with great fury, but victory was, this time, on his side; he killed

them one after the other and took the keys of the castle out of their

pockets. He then searched over every nook in the building, and came to

the conclusion that they were safe, as they had now possession of the


The night passed quietly; next morning Rose looked from the courtyard to

the top of the snow-covered mountain, in the direction of the white

flag, and saw that it was quite bloody. He was exceedingly sorry, and

said to his love, "I must go in search of my two elder brothers, as some

mischief has befallen them; wait till I return, because if I find them I

shall certainly be back."

He then got ready, took his sword, bow and arrow, some healing-grass,

and water of life and death with him, and went to the very place where

they had separated. On the way he shot a hare, and when he came to the

place of separation he went on the same road by which his elder brothers

had gone; he found there a small hut and a tree beside it; he stopped in

front of the tree, and saw that his brothers' two dogs were chained to

it; he loosed them, lighted a fire, and began to roast the hare. As he

roasted it he heard a voice as if some one were shouting from the tree

in a shivering voice; "Oh, how cold I am!" it said. "If you're cold,"

replied Rose, "get down and warm yourself." "Yes," said the voice, "but

I'm afraid of the dogs." "Don't be afraid as they won't hurt an honest

person." "I believe you," said the voice in the tree, "but still I want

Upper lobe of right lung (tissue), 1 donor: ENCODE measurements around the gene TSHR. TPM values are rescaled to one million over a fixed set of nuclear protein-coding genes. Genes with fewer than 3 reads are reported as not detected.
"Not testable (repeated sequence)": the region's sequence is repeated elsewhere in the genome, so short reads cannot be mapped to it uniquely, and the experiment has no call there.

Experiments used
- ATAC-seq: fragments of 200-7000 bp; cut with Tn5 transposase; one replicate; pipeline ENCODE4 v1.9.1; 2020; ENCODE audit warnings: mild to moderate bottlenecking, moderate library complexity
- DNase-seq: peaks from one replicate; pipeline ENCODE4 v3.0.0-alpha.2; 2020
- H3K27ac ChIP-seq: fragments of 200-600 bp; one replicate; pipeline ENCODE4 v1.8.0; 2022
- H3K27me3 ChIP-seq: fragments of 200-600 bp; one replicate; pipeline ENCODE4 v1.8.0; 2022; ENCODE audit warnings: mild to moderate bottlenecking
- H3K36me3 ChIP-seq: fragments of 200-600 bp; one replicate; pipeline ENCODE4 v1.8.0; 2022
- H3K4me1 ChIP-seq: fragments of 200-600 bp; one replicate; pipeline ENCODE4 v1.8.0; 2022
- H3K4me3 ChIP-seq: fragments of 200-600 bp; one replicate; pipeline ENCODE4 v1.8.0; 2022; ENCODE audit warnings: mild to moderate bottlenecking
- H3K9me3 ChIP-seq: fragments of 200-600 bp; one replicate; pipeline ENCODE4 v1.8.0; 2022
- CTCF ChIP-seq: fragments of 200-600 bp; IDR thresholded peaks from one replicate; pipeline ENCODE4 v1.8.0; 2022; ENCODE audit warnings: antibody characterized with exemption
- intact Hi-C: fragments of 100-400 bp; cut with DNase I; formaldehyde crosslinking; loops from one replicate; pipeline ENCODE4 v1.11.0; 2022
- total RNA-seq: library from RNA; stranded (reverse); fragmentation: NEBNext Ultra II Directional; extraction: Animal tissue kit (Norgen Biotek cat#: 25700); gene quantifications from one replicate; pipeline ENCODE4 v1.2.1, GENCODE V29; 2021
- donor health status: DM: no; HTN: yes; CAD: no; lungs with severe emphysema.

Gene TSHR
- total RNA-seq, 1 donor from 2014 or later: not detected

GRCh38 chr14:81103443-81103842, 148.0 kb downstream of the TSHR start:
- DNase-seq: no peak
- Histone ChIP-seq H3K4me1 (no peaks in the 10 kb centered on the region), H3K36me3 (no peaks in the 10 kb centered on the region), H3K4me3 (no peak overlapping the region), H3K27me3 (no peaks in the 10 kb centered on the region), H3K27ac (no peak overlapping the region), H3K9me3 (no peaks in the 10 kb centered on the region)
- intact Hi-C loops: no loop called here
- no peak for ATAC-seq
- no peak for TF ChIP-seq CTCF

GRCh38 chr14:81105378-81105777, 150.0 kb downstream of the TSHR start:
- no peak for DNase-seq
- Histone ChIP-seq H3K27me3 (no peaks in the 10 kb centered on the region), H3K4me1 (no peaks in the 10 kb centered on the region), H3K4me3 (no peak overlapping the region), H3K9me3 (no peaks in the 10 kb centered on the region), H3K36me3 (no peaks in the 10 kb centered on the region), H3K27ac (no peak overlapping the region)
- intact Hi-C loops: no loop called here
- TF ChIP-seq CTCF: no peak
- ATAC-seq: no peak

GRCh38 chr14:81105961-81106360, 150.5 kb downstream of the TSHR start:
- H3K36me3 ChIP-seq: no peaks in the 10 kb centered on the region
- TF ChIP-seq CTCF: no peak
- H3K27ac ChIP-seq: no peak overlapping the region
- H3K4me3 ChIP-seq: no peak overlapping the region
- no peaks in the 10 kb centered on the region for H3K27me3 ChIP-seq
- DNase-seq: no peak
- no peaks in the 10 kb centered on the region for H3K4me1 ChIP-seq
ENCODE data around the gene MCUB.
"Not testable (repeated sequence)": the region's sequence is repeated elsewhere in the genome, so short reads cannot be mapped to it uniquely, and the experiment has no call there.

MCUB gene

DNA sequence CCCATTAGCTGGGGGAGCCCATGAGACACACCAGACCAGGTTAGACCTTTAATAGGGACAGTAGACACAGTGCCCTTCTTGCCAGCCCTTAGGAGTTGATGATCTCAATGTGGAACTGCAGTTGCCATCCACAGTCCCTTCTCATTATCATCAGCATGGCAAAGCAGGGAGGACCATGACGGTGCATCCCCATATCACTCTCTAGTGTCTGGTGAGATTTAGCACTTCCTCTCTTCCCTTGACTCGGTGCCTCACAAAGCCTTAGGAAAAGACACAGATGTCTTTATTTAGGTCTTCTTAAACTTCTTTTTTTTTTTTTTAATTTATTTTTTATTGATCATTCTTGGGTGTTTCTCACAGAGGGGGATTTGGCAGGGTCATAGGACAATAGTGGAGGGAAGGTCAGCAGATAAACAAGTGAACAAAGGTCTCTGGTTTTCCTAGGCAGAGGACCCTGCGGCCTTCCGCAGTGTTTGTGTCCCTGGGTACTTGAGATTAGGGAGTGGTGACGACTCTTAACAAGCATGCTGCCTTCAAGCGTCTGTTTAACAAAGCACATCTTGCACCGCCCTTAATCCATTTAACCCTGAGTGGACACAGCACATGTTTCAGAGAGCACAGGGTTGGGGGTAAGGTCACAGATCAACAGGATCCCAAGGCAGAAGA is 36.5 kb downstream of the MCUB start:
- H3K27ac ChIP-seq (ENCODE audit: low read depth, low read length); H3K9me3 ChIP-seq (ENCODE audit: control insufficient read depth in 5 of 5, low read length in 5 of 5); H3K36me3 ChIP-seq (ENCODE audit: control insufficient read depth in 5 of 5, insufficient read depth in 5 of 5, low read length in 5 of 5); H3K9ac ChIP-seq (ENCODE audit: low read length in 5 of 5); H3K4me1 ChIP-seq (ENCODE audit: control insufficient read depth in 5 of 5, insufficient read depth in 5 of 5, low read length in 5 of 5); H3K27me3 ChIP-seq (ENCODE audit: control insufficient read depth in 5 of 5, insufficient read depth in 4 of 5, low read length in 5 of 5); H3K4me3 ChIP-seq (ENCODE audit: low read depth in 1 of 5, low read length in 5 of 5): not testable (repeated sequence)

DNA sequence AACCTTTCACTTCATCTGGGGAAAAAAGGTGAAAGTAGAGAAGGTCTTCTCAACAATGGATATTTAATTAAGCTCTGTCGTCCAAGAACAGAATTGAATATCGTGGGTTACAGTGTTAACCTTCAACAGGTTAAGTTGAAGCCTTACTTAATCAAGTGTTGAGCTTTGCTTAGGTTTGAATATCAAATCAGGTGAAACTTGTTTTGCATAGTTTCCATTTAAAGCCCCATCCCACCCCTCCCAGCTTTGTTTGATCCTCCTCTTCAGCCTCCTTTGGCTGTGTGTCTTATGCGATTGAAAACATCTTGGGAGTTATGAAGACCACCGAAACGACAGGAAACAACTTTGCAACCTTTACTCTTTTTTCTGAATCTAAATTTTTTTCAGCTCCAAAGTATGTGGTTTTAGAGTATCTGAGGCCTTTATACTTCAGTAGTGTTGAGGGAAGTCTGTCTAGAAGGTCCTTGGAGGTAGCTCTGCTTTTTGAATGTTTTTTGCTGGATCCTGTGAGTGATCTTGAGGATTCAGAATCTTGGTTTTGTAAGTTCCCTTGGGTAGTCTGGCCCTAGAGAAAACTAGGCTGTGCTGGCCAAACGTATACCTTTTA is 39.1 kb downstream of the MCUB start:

you to throw this hair between them; let them smell it first, then they

will know me by it." Rose took the hair and threw it into the fire. Down

came an old witch from the tree and warmed herself. Then she spitted a

toad and began to roast it. As she did so she said to Rose, "This is

mine, that is yours," and threw it at him. As Rose couldn't stand this

he jumped up, drew his sword, and smote the witch; but lo! the sword

turned into a log of wood, and the witch flew at him to kill him,

crying, "It's all up with you also. I've killed your brothers in

revenge because you killed my seven giant sons."[1] But Rose set the

dogs at her, and they dragged her about till they drew blood. The blood

was spilt on the log of wood and it became a sword again. Rose caught

hold of it and chopped the old witch's left arm off. Now the witch

showed him the place where she had buried his brothers. Rose smote her

once more with his sword and the old witch went to Pluto's. Rose dug out

the bodies, put the bits together, anointed them with the healing-grass,

and sprinkled them with the water of life and death, and they came to

life again.

When they opened their eyes and saw Rose, they both exclaimed, "Oh! how

long I have been asleep." "Very long indeed," said Rose, "and if I

hadn't come you'd have been asleep still." They told him that soon after

they had separated they received the news that the enemy had withdrawn

from their country, and they decided to return, and that the elder

should undertake the government of the land, and the other go in search

of Rose. On their way they happened to go into the hut, and the old

witch treated them as she was going to treat Rose.

Rose also told them his tale, and spoke to them thus: "You, my eldest

brother, go home, and sit on our father's throne. You my other brother

come with me, and let us two govern the vast country over which the

giants had tyrannised until now:" and thus they separated and each went

on his own business.

Rose found his pretty love again, who was nearly dead with fretting for

him, but who quite recovered on his happy return. They took into their

hands the government of the vast country which they had delivered from

the sway of the giants. Rose and his love got married with the most

splendid wedding-feast, and the bride had to dance a great deal; and if

they've not died since they're alive still to this very day.

May they curl themselves into an eggshell and be your guests to-morrow.

[1] According to Kozma this is the only instance in the Szekely

folk-lore which accounts for the origin of giants.

Kiyohime Or The Power Of Love Knocking At The Tomb facebooktwittergoogle_plusredditpinterestlinkedinmail